Indeed, a part of my brain realized, there had been no actual time limitation. This same part of my brain went on to analyze this lifetime the way my young boy self, actually in that lifetime, never had.
Sikh was a worrier—sometimes even creating dark drama where there was none. He was analytical and logical—pessimistic most of the time, contrasting starkly to my love of fun, frolic, mayhem and laughter.
I loved him anyway—maybe even more so because of all of this; he was my best friend.
When Sikh’s mother sent us off with a smile and head tousles, I began to feel a profound sadness, because this gathering was reminding me of another gathering at this same house—a gathering in that lifetime’s future.
My friend was continuing to ask pinpointing questions, and as she did, I began to know why I had come to this lifetime. I suddenly wanted to not be there anymore.
“I got him killed,” I began to cry. “It was my fault he died.”
“No, no, no, no, no; it can’t be true—no.” I was sobbing, heart-broken, guilty, inconsolable.
It seems in that lifetime that I was always the one breaking the rules in the name of creating fun. I was the one who had come up with our usual MO, something we had been doing all of our young lives.
We had this understanding, Sikh and I, that whenever we were sent on an errand, we knew we would dash about the errand as breakneck as possible, because that would give us more time, away from our families and homes, for goofing off—for finding interesting things to amuse us. If we got the errand done quickly enough, no one would know we also had time for a detour or two.
This is how I got Sikh killed.
My mind fast-forwarded to the evening when Sikh’s father sent us on an errand that would take us past a small lake we liked to swim in. When we heard the directive, we looked at each other and knew the drill.
Laughing, we took off running, already turning a deaf ear to the, “be careful” and “go straight there and come straight back”—the usual send-offs from our mothers.
To our credit, we nearly always accomplished our errands before detouring. It was no different this time. We accomplished the delivery of Sikh’s father’s message, then we raced to the lake on our way back to Sikh’s house.
We stripped down to skin and jumped in—couldn’t have wet clothes convicting us upon our return home.
And after one of his dives, Sikh did not surface.
It was beginning to get dark; the sun had already set some time ago and the light was fading. I dove time after time—frantically, crying—snot and tears mixing with the lake water.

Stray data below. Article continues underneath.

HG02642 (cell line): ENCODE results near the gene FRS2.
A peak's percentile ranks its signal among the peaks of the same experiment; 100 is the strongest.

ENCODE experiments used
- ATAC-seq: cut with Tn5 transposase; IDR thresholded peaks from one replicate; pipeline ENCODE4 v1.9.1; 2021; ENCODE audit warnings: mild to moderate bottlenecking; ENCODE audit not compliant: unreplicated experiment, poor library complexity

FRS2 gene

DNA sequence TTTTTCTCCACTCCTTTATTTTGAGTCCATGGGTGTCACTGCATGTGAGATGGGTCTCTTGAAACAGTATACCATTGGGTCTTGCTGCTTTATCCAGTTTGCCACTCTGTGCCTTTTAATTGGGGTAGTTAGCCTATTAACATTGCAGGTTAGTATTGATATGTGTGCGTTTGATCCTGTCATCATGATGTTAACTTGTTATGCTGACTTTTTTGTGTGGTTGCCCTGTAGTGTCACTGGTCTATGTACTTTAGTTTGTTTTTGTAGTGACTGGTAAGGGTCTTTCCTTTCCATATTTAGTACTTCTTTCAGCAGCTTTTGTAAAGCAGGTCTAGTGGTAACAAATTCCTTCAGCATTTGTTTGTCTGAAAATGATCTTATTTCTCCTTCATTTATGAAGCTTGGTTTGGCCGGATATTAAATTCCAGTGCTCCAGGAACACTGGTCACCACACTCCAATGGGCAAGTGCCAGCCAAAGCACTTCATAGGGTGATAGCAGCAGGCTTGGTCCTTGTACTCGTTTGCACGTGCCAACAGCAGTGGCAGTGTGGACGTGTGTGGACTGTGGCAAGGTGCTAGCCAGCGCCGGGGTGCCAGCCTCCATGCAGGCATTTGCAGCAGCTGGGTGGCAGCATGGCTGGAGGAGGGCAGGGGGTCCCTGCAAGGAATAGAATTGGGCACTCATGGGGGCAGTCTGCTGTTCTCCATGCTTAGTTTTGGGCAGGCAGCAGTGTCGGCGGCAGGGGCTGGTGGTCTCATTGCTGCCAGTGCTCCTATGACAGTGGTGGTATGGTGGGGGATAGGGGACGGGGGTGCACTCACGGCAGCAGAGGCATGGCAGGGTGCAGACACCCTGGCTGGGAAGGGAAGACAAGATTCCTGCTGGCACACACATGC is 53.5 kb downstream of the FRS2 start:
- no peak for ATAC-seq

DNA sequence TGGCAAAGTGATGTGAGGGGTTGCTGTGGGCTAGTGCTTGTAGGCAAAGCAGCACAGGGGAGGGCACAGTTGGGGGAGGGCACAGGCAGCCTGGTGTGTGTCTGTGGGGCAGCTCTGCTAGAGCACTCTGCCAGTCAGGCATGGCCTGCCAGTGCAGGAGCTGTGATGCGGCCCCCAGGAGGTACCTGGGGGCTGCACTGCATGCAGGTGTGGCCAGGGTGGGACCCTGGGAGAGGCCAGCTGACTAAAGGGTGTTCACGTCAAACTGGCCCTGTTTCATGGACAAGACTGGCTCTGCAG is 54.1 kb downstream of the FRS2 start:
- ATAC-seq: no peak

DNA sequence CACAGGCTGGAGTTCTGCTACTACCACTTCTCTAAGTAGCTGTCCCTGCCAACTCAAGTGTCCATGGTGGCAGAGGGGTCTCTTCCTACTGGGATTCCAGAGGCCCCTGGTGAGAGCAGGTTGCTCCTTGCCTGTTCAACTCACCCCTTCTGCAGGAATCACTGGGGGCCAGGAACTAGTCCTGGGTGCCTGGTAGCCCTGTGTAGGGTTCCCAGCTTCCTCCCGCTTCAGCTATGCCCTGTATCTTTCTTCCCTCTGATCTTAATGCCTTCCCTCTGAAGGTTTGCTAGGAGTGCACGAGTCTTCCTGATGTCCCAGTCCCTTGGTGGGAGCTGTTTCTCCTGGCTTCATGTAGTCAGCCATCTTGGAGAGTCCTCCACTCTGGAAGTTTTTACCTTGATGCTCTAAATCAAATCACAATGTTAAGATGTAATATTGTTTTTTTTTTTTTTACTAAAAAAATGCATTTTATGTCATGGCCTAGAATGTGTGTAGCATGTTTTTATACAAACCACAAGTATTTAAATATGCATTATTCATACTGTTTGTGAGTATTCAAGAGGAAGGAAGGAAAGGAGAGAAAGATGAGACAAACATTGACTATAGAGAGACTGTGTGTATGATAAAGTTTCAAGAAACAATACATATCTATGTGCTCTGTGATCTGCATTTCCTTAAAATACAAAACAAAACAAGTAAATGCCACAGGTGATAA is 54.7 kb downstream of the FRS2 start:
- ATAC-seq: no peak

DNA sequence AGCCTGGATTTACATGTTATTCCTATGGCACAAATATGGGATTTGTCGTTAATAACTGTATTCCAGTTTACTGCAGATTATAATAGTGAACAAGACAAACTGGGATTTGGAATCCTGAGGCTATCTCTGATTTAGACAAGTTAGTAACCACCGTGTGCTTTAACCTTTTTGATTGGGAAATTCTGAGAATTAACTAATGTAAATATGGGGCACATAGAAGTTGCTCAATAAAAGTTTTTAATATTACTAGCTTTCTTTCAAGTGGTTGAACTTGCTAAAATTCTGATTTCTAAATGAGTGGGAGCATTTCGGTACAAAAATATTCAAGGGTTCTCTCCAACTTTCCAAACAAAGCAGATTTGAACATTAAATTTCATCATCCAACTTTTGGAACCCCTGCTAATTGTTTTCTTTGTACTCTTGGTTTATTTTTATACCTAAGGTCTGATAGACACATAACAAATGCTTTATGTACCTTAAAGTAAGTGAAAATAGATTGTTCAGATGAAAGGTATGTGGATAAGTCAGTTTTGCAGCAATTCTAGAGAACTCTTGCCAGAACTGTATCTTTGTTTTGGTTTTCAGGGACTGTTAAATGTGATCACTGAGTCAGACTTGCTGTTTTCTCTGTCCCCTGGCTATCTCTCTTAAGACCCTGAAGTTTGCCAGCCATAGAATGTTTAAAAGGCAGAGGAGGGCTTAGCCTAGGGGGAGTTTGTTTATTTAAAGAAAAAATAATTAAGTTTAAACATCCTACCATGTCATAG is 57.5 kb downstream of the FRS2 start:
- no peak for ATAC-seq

I screamed his name; I cursed him for not appearing; I begged him to show himself; I bargained with god; I prayed; I ranted at him, the gods, myself, almost drowning myself I was so exhausted.
I finally gave up diving and ran to his house, bursting in upon the group, naked, wild and crying.
We were searching in the black water, candles and lanterns of some sort on the banks and held high by family members and friends—many more had joined us.
Finally, one of Sikh’s older brothers brought his naked body up and out of the dark lake.
The women set to wailing at this sight and their mother fell to her knees when presented with this affront, this horror. His limp, blue body was so small and deflated in his brother’s arms.
The contrast between the two bodies, one small, blue and still, the other so large and vibrant and colorful, was obscene and shocking.
I felt a weird, sick anger at his older brother for being so alive while Sikh was so still.
I also felt the guilt settle squarely on my young shoulders in that lifetime with me standing on the bank of that black lake. I felt it sink in and grow roots. I had caused this. It was my fault.
Sikh would never have done anything like this without my suggestion, or more to the facts, my persuasion, because I had nearly always had to talk him out of his doubts, out of his worry at detouring from the normal, sane plan.
So I had jumped into this lifetime to observe and disassemble this guilt.
As that lifetime progressed within my friend’s pointed questions, I began to learn that no one blamed me for Sikh’s death. I was able to feel his parent’s emotions, and I felt only sadness there—both for his death and for their loss—but also for my loss. They knew how close we had been.
As I processed, as she asked me questions, I began to feel guilt’s grip on my throat loosen and then finally fall away. I felt my breath settle lower in my belly; I asked for Sikh’s forgiveness, sending it out into the Universe. I felt only love and warm regard in answer.
I felt me forgive myself. I sent my love for Sikh up and out, hoping it would find him somewhere, in some lifetime, some timeline.
As my friend was finally counting me back up and into the present there in the office, my Inner Advisor turned to me and said with a smile, “He is returning to you this lifetime. Get ready.”